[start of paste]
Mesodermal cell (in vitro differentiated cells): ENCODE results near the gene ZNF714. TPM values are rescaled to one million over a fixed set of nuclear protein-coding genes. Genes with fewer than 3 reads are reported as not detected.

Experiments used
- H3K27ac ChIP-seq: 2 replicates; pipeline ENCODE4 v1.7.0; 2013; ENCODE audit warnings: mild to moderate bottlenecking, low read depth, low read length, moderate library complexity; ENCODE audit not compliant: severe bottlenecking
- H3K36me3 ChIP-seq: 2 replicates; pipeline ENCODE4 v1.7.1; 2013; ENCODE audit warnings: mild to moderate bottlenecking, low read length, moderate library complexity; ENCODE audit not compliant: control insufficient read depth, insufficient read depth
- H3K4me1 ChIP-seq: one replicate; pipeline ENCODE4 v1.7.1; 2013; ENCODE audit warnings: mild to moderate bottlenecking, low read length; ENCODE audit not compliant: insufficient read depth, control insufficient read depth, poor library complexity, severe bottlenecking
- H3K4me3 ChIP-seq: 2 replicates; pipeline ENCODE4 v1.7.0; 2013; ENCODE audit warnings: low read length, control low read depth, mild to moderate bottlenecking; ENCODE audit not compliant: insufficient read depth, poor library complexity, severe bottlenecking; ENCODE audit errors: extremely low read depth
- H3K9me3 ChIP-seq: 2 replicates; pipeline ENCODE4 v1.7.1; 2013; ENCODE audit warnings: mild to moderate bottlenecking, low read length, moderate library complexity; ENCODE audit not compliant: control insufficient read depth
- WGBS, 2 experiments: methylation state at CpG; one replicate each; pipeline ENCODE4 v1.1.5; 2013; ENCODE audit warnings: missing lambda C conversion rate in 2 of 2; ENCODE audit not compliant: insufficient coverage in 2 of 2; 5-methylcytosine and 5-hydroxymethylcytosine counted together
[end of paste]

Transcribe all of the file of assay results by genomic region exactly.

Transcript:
Mesodermal cell (in vitro differentiated cells): ENCODE results near the gene ZNF714. TPM values are rescaled to one million over a fixed set of nuclear protein-coding genes. Genes with fewer than 3 reads are reported as not detected.

Experiments used
- H3K27ac ChIP-seq: 2 replicates; pipeline ENCODE4 v1.7.0; 2013; ENCODE audit warnings: mild to moderate bottlenecking, low read depth, low read length, moderate library complexity; ENCODE audit not compliant: severe bottlenecking
- H3K36me3 ChIP-seq: 2 replicates; pipeline ENCODE4 v1.7.1; 2013; ENCODE audit warnings: mild to moderate bottlenecking, low read length, moderate library complexity; ENCODE audit not compliant: control insufficient read depth, insufficient read depth
- H3K4me1 ChIP-seq: one replicate; pipeline ENCODE4 v1.7.1; 2013; ENCODE audit warnings: mild to moderate bottlenecking, low read length; ENCODE audit not compliant: insufficient read depth, control insufficient read depth, poor library complexity, severe bottlenecking
- H3K4me3 ChIP-seq: 2 replicates; pipeline ENCODE4 v1.7.0; 2013; ENCODE audit warnings: low read length, control low read depth, mild to moderate bottlenecking; ENCODE audit not compliant: insufficient read depth, poor library complexity, severe bottlenecking; ENCODE audit errors: extremely low read depth
- H3K9me3 ChIP-seq: 2 replicates; pipeline ENCODE4 v1.7.1; 2013; ENCODE audit warnings: mild to moderate bottlenecking, low read length, moderate library complexity; ENCODE audit not compliant: control insufficient read depth
- WGBS, 2 experiments: methylation state at CpG; one replicate each; pipeline ENCODE4 v1.1.5; 2013; ENCODE audit warnings: missing lambda C conversion rate in 2 of 2; ENCODE audit not compliant: insufficient coverage in 2 of 2; 5-methylcytosine and 5-hydroxymethylcytosine counted together